Dye lots and colors

How to choose colors

Crocheting something you love takes time and effort! The wrong color choice could mean a lovingly crafted cashmere scarf never gets worn, so, if you’re working on a project for yourself, choose colors you know you like to wear or enjoy having around your home.

If you’re making a gift for someone, make sure you choose a color they will love!

Dye lots

Yarn is dyed in individual batches or lots, and each lot is assigned a specific number. The dying process is subject to many variables and each lot will be unique. Numbering the lots enables both wholesale and retail customers to purchase perfect color matches from the same lot.

Hand dyed

Handmade and artisan yarns are often hand dyed, before or after spinning. Yarn can also be hand painted, becoming a miniature work of art, ideal for adding a special touch to small projects or gift items.

Space dyed

Space dying, also called dip dying, is a simple technique for adding wide bands of color to a hank or skein of yarn. Two or more colors will be applied to create a repeating pattern that will work up into stripes or other simple designs.

Self patterning, self striping and ombré prints

These kinds of yarn are all variations on space dying and are sometimes designed to work with specific patterns using a particular set of dimensions.

Ombré print yarns tend to be more versatile, having longer color repeats which results in gentle changes of shade and tone, and can be used confidently across a variety of different projects.

HOT TIP:Self-patterned, space-dyed, and hand-dyed yarn can be particularly prone to 'pooling,' where the color changes result in uneven patches of color. This can be avoided by using two skeins of the same yarn and alternating every two or three rows. However, some designers rely on the pooling process to create the desired effects in their patterns.

Ball shapes and what they mean

Yarn packaging can vary and it’s worth understanding how to handle each one.

Skeins and hanks: A skein, sometimes referred to as a hank, is a long loop of yarn, twisted on itself to form a secure bundle. This style of packaging makes the yarn easy to store, transport, and handle. Artisan yarns are often packaged this way. Yarn purchased in this form will always need to be wound into a ball before use.

Another type of skein is the familiar oblong shape, more generally known in the UK as a ball.

Ball: It is less common to see yarn sold packaged as perfectly spherical balls - they are often flat or doughnut shape. In this form, they are ready to use immediately.

From left to right, a hank, a skein, and a ball.

How much yarn to buy

Commercial patterns tell you how much yarn to purchase for a project. This will be stated as a specific number of balls, skeins, or hanks of the specified yarn for the pattern, and also as a particular number of yards or meters in case you want to substitute the yarn.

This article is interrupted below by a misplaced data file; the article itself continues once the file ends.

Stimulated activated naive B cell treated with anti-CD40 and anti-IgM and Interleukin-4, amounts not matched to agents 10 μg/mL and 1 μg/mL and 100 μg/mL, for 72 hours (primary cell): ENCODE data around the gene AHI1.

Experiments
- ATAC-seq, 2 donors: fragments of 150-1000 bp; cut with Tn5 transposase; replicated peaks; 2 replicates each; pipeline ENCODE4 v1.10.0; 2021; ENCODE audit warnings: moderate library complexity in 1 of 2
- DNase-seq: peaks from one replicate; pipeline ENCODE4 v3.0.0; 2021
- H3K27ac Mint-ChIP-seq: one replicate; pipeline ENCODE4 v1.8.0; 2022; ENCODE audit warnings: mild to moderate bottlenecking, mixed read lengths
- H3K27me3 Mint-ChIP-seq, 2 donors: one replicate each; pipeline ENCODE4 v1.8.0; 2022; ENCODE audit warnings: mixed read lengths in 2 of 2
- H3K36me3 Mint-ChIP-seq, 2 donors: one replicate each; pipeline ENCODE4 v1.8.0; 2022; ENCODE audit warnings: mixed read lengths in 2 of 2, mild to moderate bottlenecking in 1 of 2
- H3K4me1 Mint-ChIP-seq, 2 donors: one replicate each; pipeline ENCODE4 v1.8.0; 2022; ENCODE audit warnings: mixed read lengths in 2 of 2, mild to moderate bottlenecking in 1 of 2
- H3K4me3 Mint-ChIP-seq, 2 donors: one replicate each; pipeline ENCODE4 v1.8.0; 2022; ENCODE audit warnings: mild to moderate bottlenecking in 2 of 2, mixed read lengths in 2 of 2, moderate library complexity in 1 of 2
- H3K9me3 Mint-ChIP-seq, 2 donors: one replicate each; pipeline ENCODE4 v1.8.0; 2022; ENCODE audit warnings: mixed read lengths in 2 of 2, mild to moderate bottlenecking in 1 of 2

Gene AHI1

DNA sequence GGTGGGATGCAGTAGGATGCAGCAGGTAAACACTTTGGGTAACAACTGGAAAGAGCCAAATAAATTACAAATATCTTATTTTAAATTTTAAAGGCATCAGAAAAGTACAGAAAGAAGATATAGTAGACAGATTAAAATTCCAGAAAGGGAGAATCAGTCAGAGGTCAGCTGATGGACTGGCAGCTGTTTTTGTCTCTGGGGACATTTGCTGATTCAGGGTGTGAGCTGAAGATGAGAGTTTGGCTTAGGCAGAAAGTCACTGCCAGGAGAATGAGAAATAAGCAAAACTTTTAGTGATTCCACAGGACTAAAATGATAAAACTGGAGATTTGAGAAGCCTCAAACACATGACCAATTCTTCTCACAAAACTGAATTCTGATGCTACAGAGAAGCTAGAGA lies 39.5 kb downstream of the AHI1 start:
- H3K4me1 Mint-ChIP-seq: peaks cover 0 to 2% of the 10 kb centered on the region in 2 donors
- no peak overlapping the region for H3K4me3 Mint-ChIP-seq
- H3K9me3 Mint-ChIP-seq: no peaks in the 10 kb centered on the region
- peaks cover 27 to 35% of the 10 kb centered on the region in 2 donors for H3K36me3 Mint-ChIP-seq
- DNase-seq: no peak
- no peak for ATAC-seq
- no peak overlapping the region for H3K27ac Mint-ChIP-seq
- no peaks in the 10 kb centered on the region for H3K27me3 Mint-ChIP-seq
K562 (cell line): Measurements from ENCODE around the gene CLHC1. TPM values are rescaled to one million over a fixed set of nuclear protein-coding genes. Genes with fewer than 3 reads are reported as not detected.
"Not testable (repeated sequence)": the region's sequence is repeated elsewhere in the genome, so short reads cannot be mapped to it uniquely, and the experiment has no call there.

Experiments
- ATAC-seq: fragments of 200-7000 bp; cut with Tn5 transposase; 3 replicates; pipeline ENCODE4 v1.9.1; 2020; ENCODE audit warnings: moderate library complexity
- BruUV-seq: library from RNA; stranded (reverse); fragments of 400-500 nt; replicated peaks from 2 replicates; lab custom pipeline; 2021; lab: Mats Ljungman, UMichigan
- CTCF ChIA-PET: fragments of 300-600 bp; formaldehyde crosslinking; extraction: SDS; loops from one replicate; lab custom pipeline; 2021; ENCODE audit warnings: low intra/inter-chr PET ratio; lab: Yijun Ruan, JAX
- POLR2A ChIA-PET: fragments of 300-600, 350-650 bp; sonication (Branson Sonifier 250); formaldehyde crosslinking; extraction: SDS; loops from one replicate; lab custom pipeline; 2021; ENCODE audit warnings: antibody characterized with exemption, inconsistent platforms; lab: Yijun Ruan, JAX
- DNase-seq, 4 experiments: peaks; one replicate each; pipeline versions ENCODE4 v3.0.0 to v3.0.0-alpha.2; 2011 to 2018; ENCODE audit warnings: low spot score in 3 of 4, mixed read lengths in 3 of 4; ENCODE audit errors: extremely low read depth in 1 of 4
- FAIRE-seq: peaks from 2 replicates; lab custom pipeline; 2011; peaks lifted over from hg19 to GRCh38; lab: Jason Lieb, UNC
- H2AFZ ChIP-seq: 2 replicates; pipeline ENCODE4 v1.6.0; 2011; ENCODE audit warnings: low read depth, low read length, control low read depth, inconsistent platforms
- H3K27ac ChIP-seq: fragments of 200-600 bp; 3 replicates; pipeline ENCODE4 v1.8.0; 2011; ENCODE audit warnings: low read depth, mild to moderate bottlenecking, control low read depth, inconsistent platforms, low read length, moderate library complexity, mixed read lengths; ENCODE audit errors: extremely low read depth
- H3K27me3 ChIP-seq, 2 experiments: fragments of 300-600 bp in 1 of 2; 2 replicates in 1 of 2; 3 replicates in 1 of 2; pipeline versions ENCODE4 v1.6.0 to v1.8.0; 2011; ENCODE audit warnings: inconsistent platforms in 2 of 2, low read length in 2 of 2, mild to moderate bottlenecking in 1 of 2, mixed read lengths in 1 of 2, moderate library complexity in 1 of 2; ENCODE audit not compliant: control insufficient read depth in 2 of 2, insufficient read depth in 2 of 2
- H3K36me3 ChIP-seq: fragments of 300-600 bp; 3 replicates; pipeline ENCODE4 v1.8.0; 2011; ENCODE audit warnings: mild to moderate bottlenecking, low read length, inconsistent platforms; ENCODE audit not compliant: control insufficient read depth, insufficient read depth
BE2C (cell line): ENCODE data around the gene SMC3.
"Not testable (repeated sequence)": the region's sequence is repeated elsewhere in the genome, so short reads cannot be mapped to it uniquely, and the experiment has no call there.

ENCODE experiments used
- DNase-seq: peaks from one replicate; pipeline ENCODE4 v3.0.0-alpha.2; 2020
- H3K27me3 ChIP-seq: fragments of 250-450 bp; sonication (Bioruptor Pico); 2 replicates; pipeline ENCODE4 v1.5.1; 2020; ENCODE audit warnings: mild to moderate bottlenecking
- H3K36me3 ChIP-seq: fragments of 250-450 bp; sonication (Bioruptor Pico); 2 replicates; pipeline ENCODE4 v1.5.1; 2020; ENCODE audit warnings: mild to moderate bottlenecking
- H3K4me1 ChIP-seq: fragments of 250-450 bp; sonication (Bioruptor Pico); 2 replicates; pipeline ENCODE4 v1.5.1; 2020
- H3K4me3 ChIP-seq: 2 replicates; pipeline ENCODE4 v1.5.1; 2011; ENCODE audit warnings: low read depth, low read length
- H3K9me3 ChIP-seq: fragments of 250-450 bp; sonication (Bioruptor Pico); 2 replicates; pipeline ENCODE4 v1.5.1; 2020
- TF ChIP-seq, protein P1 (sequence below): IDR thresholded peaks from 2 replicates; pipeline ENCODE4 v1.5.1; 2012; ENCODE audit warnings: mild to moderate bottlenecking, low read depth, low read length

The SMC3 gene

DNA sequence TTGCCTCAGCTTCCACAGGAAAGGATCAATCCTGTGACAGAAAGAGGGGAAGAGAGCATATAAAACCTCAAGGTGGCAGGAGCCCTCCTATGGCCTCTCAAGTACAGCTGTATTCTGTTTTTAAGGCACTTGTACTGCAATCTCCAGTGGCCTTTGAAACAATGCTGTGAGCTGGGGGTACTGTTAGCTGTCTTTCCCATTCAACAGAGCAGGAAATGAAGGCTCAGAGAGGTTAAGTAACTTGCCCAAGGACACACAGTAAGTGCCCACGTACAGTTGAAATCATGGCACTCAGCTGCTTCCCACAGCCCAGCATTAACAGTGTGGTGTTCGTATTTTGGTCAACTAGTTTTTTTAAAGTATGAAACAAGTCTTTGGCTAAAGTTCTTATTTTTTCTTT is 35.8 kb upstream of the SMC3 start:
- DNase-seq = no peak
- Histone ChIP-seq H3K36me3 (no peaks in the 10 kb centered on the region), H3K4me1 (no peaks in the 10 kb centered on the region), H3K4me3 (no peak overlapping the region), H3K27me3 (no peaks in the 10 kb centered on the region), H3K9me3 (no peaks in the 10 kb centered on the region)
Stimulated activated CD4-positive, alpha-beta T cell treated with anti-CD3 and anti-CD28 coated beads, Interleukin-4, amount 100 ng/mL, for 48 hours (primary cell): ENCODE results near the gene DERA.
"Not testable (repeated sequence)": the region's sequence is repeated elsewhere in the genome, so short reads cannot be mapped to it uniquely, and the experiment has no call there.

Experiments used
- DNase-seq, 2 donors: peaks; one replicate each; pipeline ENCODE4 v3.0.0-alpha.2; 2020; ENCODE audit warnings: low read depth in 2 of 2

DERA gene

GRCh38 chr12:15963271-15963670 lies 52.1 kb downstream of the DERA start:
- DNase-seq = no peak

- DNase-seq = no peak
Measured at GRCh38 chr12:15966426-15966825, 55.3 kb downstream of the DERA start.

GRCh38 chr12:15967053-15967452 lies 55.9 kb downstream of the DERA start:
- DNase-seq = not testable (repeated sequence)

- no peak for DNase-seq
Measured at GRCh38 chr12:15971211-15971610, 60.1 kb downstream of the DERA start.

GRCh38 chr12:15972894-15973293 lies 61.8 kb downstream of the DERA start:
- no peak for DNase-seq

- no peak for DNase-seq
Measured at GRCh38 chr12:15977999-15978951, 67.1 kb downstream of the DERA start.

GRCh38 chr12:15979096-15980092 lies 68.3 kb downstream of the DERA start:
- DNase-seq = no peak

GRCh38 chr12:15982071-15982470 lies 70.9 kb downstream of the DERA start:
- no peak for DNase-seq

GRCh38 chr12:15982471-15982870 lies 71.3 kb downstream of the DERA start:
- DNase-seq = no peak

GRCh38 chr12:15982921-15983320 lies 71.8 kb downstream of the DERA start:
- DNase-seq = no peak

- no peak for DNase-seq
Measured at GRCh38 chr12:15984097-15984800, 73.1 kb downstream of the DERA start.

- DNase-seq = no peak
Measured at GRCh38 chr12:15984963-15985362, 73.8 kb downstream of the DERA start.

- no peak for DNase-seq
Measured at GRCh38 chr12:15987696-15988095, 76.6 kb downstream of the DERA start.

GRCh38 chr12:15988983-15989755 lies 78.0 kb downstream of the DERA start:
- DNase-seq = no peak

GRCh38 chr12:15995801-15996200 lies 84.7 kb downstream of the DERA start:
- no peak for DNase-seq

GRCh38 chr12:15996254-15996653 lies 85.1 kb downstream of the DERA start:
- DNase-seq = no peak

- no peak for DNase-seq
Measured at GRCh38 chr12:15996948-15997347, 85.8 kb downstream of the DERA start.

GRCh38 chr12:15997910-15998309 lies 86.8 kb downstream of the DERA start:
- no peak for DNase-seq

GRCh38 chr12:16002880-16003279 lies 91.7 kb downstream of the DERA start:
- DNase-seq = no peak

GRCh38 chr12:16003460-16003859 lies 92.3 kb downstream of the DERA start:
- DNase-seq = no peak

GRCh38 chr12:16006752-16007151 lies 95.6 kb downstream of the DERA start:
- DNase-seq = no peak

Converting weights and lengths

You may occasionally need to convert weights and measurements from one system to another, particularly if you are substituting yarn, such as using a US pattern but buying your yarn from the UK. This short list of conversion formulas will help you to make accurate calculations:

Imperial / Metric Conversions
1 oz = g x 0.0352
1 g = oz x 28.35
1 in = cm x 0.3937
1 cm = in x 2.54
1 yd = m x 0.9144
1 m = yd x 1.0936

Care instructions and how to wash

Washing

Handcrafted items tend to need a little more care than commercially produced textiles, as they can be more susceptible to stretching, shrinking, or distortion. This will depend on the fiber, construction, and washing methods used. With care, most things can be hand- or machine-washed, though some yarns will specify dry clean only.

Always retain a ball band from each project and, if you give hand-crocheted gifts, be sure to advise the recipient on how to care for the item. If you are not sure how to wash an item, try to wash a small section to see how it is likely to react.

Most crocheters get into the habit of making a test swatch which they then wash and dry, so they know exactly how their finished project will respond. Though time-consuming, making a swatch can save a lot of trouble later on.

Washing symbols: How to read them

Symbols What they mean
The washtub symbol indicates if your garment is suitable for washing. The recommended washing temperature is shown by the number inside the washtub. The amount of agitation is specified by bars underneath.
A washtub with no bar will use the maximum action with a normal spin. The number in the tub is the maximum temperature, for example 105F.
A washtub with a single bar (one bar) indicates a mild washing process. The machine will wash with a medium machine action and mild spin. The number in the tub is the maximum temperature, for example 105F.
A washtub with double bars (two bars) indicates a very mild washing process and spin. The number in the tub is the maximum temperature, for example 105F.
Hand-wash only as your clothes are too delicate to machine wash. The temperature is to be a maximum of 105F.
Do not wash.
Do not use bleach.
Only oxygen/non-chlorine bleach allowed.
Any bleaching agent allowed.
A box with a circle inside represents tumble-drying.
Tumble dry possible at normal temperature.
Tumble dry possible at low heat.
Do not tumble dry.
Dry flat.
Drip dry.
Dry hanging.
Hot iron. Maximum temperature 390F.
Warm iron. Maximum temperature 300F.
Cool iron. Maximum temperature 230°F.
Do not iron.
The garment may be professionally dry cleaned. The P represents perchloroethylene solvent.
The garment may be professionally dry cleaned. The P represents perchloroethylene solvent. The single bar indicates a milder process.
The garment may be professionally dry-cleaned. The F represents hydrocarbon solvents, which are part of a more environmentally-friendly and mild process.
The garment may be professionally dry-cleaned. The F represents hydrocarbon solvents, which are part of a more environmentally-friendly and mild process. The single bar indicates a milder process.
Do not dry clean.